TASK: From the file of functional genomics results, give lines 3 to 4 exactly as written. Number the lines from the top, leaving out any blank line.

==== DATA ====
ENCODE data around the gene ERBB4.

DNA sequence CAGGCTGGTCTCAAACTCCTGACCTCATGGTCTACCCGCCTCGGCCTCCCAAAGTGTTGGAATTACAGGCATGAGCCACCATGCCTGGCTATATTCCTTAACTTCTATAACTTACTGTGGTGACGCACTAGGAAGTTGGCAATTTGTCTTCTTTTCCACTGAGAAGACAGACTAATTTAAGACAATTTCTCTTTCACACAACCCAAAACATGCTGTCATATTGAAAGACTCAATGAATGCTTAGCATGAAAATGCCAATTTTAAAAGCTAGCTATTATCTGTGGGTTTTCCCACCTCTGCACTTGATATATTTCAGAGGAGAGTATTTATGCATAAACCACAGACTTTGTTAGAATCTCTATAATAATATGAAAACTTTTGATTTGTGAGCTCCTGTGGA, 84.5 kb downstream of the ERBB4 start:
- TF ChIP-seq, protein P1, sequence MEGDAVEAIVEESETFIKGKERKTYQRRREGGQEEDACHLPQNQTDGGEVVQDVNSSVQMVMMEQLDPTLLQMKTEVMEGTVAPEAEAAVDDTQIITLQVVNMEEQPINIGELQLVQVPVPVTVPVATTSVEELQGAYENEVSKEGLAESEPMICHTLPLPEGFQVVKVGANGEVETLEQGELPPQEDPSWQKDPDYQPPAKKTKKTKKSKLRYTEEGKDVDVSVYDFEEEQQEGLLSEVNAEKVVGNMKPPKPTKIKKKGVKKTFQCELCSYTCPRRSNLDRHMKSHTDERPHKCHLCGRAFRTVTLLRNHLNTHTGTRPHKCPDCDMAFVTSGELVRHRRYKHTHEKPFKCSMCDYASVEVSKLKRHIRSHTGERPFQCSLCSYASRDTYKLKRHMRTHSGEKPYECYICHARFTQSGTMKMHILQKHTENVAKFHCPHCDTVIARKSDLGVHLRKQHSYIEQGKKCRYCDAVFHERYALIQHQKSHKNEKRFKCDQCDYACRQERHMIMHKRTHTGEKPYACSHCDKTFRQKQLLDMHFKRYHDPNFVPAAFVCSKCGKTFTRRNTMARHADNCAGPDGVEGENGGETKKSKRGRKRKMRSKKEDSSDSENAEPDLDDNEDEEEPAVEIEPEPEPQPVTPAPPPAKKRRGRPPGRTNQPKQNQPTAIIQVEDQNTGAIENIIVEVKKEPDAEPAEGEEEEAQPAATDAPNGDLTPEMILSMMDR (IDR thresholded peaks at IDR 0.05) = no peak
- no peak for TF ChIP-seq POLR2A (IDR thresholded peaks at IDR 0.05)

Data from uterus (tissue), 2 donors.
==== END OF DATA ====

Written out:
- TF ChIP-seq, protein P1, sequence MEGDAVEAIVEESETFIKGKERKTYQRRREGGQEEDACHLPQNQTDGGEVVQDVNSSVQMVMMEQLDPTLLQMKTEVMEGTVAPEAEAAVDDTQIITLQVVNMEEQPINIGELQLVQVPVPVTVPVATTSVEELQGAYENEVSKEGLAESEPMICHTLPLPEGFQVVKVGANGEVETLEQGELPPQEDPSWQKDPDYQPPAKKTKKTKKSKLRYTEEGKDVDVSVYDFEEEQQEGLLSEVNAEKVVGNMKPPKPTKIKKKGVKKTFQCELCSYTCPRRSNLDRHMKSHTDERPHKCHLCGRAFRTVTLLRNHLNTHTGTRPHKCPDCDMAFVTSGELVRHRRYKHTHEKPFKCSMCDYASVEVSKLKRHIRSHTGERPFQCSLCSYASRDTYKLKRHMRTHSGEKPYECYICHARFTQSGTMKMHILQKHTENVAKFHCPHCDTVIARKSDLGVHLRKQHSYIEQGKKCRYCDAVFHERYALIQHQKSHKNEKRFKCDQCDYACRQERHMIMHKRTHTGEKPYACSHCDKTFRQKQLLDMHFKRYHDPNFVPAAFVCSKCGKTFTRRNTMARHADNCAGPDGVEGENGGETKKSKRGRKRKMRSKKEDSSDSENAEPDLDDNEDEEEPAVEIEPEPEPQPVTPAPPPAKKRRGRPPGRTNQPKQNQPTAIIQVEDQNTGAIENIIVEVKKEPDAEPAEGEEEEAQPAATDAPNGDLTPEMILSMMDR (IDR thresholded peaks at IDR 0.05) = no peak
- no peak for TF ChIP-seq POLR2A (IDR thresholded peaks at IDR 0.05)